The Coup in Bolivia: Five Lessons

By Atilio Boron

The Bolivian tragedy eloquently teaches several lessons that our peoples and popular social and political forces must learn and record in their consciences forever.

Here, a brief enumeration, on the fly, and as a prelude to a more detailed treatment in the future.

First, no matter how much the economy is managed in an exemplary way as the Evo government did, growth, redistribution, flow of investments are guaranteed and all macro and microeconomic indicators are improved, the right and imperialism will never accept a government that does not serve its interests.

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Second, we must study the manuals published by various US agencies and their spokesmen disguised as academics or journalists to be able to perceive the offensive signals in time. These writings invariably highlight the need to destroy the reputation of the popular leader, which in specialized jargon is called character assasination as a thief, corrupt, dictator or ignorant. This is the task entrusted to social communicators, self-proclaimed as “independent journalists”, who in favor of their quasi-monopoly control of the media drill the brains of the population with such defamations, accompanied, in the case at hand, by messages of hate directed against native peoples and the poor in general.

Third, once the above has come, it is the turn of the political leadership and the economic elites claiming “a change”, ending Evo’s “dictatorship” that, as the unpresentable Vargas Llosa wrote a few days ago, that is a “demagogue who wants eternalize in power. ” I suppose he will be toasting with champagne in Madrid seeing the images of the fascist hordes looting, burning, chaining journalists to a post, shaving a woman mayor and painting her in red and destroying the minutes of the last election to fulfill the gift mandate Mario and free Bolivia from an evil demagogue. I mention his case because it has been and is the immoral standard bearer of this vile attack, of this limitless felony that crucifies popular leaderships,

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Fourth: the “security forces” enter the scene. In this case we are talking about institutions controlled by numerous agencies, military and civil, of the United States government. They train them, arm them, do joint exercises and educate them politically. I had the opportunity to verify it when, at the invitation of Evo, I inaugurated a course on “Anti-imperialism” for senior officers of the three forces. On that occasion I was embarrassed by the degree of penetration of the most reactionary American slogans inherited from the Cold War era and by the undisputed irritation caused by the fact that an indigenous was president of his country. What those “security forces” did was to withdraw from the scene and leave the field free for the uncontrolled performance of the fascist hordes – such as those that acted in Ukraine, in Libya, in Iraq, in Syria to overthrow, or try to do so in the latter case, annoying leaders for the empire – and thus intimidate the population, the militancy and the government figures themselves. That is, a new socio-political figure: military coup “by omission”, letting the reactionary gangs, recruited and financed by the right, impose their law. Once the terror reigns and before the defenselessness of the government the outcome was inevitable.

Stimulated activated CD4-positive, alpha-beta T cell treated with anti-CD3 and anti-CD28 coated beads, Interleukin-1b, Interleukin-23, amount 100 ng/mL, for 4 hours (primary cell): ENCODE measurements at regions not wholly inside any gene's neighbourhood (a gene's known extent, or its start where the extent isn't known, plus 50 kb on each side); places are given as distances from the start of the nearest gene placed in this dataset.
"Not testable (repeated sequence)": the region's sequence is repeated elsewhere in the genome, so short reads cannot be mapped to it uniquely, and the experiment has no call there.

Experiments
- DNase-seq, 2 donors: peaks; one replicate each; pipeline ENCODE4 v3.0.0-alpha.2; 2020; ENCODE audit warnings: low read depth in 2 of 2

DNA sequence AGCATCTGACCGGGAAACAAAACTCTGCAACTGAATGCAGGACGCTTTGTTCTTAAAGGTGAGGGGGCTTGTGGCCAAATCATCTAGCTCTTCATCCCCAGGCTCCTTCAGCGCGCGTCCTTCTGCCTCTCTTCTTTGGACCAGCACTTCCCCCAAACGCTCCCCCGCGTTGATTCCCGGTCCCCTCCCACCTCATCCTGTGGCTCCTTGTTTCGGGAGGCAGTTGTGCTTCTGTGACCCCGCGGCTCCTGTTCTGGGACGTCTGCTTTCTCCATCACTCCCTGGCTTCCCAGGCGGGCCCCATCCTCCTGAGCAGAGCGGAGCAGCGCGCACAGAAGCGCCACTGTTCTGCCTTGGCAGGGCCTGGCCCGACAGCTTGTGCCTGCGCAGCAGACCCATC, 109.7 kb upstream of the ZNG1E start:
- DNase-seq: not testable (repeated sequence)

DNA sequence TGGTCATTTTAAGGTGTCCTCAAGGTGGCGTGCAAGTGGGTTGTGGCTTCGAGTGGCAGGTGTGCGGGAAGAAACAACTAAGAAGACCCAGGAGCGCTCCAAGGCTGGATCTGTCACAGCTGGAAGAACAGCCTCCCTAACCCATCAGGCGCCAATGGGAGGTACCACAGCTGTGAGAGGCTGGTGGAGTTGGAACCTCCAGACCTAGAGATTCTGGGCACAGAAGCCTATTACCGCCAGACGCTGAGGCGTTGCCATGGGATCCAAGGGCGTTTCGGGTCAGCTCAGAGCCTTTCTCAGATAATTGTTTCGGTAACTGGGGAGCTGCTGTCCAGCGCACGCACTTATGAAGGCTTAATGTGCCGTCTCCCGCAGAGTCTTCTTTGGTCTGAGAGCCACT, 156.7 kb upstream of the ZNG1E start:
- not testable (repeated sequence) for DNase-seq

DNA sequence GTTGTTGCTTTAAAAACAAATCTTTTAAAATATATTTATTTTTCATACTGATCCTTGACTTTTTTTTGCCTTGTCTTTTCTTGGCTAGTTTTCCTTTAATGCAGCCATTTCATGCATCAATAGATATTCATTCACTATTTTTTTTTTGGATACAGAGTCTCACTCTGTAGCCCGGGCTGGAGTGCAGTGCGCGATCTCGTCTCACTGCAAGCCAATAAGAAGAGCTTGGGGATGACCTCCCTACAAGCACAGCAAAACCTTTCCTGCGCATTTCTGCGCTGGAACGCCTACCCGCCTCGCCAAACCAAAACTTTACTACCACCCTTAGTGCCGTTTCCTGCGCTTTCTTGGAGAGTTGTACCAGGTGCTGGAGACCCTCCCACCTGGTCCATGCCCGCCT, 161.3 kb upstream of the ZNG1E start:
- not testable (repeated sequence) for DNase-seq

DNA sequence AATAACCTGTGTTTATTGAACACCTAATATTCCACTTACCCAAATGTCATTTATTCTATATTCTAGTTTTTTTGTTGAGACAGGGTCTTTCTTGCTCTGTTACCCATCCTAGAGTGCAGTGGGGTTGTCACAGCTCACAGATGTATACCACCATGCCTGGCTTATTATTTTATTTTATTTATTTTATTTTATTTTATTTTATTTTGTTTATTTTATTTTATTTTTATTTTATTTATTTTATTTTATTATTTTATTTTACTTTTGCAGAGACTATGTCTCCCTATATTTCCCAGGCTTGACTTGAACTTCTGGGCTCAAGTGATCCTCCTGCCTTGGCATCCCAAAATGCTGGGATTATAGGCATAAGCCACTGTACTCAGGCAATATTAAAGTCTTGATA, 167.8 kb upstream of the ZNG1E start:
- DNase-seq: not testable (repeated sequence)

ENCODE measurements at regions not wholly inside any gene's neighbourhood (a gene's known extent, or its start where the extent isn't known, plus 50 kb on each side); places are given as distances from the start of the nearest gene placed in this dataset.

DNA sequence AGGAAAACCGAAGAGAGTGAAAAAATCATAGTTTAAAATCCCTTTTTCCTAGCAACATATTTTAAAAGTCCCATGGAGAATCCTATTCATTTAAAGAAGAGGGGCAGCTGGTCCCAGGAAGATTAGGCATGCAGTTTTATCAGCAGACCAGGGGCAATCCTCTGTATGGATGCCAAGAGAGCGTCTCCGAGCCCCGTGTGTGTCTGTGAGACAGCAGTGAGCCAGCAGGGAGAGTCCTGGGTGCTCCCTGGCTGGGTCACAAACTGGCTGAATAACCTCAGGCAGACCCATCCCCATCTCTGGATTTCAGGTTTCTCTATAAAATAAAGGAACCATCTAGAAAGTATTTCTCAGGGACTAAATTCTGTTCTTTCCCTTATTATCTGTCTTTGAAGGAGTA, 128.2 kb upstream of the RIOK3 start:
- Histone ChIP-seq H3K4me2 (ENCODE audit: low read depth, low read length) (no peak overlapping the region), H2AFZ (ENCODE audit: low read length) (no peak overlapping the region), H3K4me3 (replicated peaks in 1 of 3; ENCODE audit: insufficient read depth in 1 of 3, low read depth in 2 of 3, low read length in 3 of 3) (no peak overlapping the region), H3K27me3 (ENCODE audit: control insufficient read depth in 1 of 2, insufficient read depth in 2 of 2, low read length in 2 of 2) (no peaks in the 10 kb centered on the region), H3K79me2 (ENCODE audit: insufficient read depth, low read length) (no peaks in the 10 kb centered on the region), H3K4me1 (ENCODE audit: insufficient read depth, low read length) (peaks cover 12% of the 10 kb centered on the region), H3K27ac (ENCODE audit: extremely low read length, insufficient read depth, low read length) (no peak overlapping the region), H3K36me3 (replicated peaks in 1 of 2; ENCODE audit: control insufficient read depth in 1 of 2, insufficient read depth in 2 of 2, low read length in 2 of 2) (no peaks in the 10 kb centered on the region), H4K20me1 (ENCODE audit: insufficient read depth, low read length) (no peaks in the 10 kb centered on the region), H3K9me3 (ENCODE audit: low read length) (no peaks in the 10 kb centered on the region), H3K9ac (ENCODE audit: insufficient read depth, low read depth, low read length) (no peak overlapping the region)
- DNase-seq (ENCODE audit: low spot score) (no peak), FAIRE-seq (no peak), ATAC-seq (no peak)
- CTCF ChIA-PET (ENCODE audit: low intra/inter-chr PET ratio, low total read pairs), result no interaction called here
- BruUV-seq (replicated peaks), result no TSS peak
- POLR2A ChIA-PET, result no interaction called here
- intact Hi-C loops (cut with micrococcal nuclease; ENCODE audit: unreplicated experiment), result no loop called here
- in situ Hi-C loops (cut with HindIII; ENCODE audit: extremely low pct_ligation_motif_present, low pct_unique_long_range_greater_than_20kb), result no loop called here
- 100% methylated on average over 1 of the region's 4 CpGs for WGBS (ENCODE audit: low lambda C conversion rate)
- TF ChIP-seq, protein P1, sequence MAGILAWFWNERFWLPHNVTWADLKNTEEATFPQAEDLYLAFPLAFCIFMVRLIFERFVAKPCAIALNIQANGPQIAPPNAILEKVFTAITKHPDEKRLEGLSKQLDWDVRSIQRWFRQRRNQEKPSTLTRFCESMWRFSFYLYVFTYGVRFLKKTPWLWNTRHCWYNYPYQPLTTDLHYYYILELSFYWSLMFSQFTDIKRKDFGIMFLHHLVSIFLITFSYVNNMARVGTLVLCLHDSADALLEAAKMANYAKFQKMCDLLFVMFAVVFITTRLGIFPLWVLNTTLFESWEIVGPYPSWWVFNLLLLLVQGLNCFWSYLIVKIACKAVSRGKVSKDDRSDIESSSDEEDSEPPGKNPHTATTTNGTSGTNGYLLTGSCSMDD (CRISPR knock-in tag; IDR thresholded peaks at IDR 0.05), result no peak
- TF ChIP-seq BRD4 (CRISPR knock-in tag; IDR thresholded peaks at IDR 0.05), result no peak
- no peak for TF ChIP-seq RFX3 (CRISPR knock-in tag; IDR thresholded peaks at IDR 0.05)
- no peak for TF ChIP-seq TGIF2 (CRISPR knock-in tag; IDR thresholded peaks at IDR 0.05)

Fifth, security and public order should never have been entrusted in Bolivia to institutions such as the police and the army, colonized by imperialism and its lackeys of the indigenous right. When the offensive against Evo was launched, a policy of appeasement and not responding to the provocations of the fascists was chosen. This served to embolden them and increase the bet: first, demand ballot; later, fraud and new elections; next, elections but without Evo (as in Brazil, without Lula); later, resignation of Evo; finally, given his reluctance to accept blackmail, sow terror with the complicity of police and military and force Evo to resign. From manual, all from manual. Will we learn these lessons?

Source URL: Atilio Boron’s Blog

Translated by JRE

The Coup in Bolivia: Five Lessons
Atilio Boron
Atilio Boron
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Atilio A. Boron is a Harvard Graduate professor of political theory at the University of Buenos Aires and was executive secretary of the Latin American Council of Social Sciences (CLACSO). He has published widely in several languages a variety of books and articles on political theory and philosophy, social theory, and comparative studies on the capitalist development in the periphery. He is an international analyst, writer and journalist and profoundly Latinoamerican.

Atilio Boron

Atilio A. Boron is a Harvard Graduate professor of political theory at the University of Buenos Aires and was executive secretary of the Latin American Council of Social Sciences (CLACSO). He has published widely in several languages a variety of books and articles on political theory and philosophy, social theory, and comparative studies on the capitalist development in the periphery. He is an international analyst, writer and journalist and profoundly Latinoamerican.